This week’s review is all about Lay Low.  Lay low is a very charming, sweet musician that I’ve seen play for an intimate crowd while cramped in a shed in Iceland as well as a sold out House of Blues in Boston.  The first thing you notice about a Lay Low show is that no matter the size of audience, you feel as if you’re sitting in a living room listening to your friend play the guitar.  It’s rare to find someone that can emit such natural energy and goodwill from a stage of any size, and she does it well.

I first saw Lay Low at the Taste of Iceland series at the Paradise Lounge in Boston.  She charmed the chatty, drunk room of folks and to me was one of the best performances of the evening.  We were really impressed with her flow, and her ability to address and converse with the crowd with a very natural smile and genuine charm.  I again got to see her open for Of Monsters and Men at the House of Blues.  4 or 5 times the size of crowd, stage, and venue and yet she still had the crowd in full focus, again making us feel right at home.

Lovísa started off doing keys and guitar for Benni Crespo’s Gang, this is also where it’s said she found her voice.   The alter-ego Lay Low emerged around 2006, and her first album, Please don’t hate me, came out shortly after rapidly gaining notoriety and becoming Gold in just a few months.  To me, her sweet blend of blues, country and folk with a sweet but strong voice is what you would expect from the offspring of PJ Harvey and June Carter.

She won the Icelandic people’s vote in 2006 for most popular artist, as well as winning best artist and best album cover at the Icelandic music awards.  2007 was also a busy year, she helped with the Soundtrack and acted in the play Ökutímar by Leikfélag Akureyrar, with her own material as well as some Dolly Parton covers.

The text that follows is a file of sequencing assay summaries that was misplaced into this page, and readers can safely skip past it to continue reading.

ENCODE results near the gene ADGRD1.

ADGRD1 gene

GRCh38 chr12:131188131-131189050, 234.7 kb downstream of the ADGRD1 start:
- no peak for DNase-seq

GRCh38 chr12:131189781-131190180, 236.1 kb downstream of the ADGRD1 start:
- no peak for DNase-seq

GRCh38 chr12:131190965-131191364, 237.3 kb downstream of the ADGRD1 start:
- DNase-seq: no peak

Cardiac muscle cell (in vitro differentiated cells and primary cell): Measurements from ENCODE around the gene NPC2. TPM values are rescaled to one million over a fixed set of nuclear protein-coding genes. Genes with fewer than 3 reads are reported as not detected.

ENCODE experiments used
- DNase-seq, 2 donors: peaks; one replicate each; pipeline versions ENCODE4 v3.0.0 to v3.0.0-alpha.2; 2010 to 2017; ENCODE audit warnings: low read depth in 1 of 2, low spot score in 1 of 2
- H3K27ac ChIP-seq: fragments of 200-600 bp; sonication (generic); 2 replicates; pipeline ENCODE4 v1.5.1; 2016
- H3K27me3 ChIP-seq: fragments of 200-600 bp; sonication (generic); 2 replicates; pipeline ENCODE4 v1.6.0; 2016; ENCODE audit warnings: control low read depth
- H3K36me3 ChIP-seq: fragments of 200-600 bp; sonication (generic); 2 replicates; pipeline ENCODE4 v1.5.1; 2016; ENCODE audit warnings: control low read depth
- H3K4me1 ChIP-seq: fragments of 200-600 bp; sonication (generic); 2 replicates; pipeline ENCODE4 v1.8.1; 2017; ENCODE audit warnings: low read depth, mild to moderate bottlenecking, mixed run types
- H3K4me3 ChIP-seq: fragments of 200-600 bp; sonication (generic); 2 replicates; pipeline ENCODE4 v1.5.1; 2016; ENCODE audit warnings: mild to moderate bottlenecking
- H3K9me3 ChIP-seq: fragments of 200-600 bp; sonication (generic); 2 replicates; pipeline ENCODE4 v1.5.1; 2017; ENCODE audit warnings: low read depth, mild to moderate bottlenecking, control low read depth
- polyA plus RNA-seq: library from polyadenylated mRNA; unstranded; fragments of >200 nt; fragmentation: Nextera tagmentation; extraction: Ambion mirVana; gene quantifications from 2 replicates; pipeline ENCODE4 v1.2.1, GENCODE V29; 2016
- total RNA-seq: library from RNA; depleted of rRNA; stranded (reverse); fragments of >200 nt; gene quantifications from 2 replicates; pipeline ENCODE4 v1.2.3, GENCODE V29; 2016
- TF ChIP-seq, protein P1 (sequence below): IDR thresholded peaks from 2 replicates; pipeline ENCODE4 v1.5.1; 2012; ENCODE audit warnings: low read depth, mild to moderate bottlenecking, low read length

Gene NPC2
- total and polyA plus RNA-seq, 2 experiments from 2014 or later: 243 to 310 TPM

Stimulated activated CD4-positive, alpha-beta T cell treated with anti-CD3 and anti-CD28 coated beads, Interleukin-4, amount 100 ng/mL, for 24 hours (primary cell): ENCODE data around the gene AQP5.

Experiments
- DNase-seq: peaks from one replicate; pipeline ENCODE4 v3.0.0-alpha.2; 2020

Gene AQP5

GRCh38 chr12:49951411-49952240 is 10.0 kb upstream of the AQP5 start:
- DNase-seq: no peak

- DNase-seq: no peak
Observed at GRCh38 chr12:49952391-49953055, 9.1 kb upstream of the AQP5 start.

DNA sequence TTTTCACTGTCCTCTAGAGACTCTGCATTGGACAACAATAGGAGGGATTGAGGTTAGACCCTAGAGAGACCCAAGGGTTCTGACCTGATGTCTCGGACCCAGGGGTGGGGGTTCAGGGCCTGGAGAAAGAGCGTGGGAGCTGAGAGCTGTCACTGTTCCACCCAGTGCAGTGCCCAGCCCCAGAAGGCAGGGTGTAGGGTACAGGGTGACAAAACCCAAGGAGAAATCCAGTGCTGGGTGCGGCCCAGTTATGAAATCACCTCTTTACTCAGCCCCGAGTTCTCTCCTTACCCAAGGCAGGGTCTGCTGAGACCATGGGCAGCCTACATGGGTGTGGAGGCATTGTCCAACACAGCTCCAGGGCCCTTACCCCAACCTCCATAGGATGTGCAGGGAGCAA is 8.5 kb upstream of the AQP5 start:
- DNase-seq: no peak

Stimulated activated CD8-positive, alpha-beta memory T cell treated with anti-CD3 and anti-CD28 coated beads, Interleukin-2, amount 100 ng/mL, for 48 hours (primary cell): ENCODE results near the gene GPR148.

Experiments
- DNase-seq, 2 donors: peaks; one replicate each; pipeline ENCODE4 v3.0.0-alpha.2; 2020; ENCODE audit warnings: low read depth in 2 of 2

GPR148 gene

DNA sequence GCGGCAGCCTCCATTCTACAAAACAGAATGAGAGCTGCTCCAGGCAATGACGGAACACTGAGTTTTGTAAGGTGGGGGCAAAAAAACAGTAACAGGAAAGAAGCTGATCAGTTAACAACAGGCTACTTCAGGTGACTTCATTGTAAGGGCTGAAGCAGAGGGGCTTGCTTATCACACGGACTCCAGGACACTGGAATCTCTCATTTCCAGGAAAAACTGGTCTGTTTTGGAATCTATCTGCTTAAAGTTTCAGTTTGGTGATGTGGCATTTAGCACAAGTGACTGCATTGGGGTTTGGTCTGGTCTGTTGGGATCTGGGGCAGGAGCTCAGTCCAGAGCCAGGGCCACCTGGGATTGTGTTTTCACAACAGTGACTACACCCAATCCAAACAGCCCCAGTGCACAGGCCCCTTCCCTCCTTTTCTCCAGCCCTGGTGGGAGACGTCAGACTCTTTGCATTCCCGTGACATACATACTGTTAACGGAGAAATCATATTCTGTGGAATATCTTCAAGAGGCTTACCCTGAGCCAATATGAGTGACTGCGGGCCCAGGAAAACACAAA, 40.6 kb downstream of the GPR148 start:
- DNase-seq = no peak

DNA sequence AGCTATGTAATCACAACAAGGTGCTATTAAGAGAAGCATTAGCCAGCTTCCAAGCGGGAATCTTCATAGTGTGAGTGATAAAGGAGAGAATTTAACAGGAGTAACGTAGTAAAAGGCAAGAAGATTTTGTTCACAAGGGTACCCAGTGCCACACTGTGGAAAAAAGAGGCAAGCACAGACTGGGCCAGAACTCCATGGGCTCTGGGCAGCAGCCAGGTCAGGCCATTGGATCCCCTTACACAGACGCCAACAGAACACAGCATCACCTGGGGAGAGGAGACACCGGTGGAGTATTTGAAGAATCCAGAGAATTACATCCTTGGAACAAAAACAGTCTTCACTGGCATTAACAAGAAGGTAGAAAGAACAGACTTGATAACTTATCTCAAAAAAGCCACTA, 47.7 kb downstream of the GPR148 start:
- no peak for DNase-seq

in 2008, Farewell Good Night’s sleep was released.  To me this album really highlights the energy and impeccable fluidity Lay low has with her songs.  There are some fantastic tracks on this album, my favorite being By and By.  This song remains on my springtime playlist and while walking down the brick sidewalks in Boston it puts a smile on your face, even if the matter of the song isn’t so happy.

2009 brought Lay low acting roles, and a worldwide tour with Emiliana Torrini, as well as a CD/DVD live show Flatey.  In 2011, Lay low released Brostinn strengur, a collection of Icelandic Poems put to music.  She collected poems from female Icelandic poets going 150 years back, then created wonderful songs out of it.

Her newest release, The Backbone, a two track EP has a little more trippy umph to it than her past work.  Still very bluesy and smooth but with a little more instrumental accompaniment.  I absolutely dig the video from the EP:

you can listen to Lay Low’s Farewell Good Night’s sleep, and The Backbone on Gogoyoko.  You can also find out more, see the tour schedule, listen to tracks and purchase all her albums from her website. And of course, you can find her on Facebook.

Here are Lay Low’s 4 interview questions:

1. What is your favorite off-venue Airwaves joint to jam at?  hmm, many that I like for different reasons. But the most memorable one was when we played in Vesturbæjarlaug, the swimming pool. They put amps in the pool so people where floating around and listening to the music while half naked.

2. If you combine all of your favorite colors (for you, add your band mates if you would), what do you get?  brown, orange, green and red. Autumn colours!

3.  What are 3 of your favorite little known bands of Icelandic origin?  ohh hard to say, most of them are getting well known…but if I mention a few it is Elín Helena, Adda and Benny Crespo’s Gang (just had to mention my own band that has been hibernating for some years, but a pretty nice band)

4. If you could be any creature playing your favorite song, what would the creature be? And what is the song.  A goldfish singing The Backbone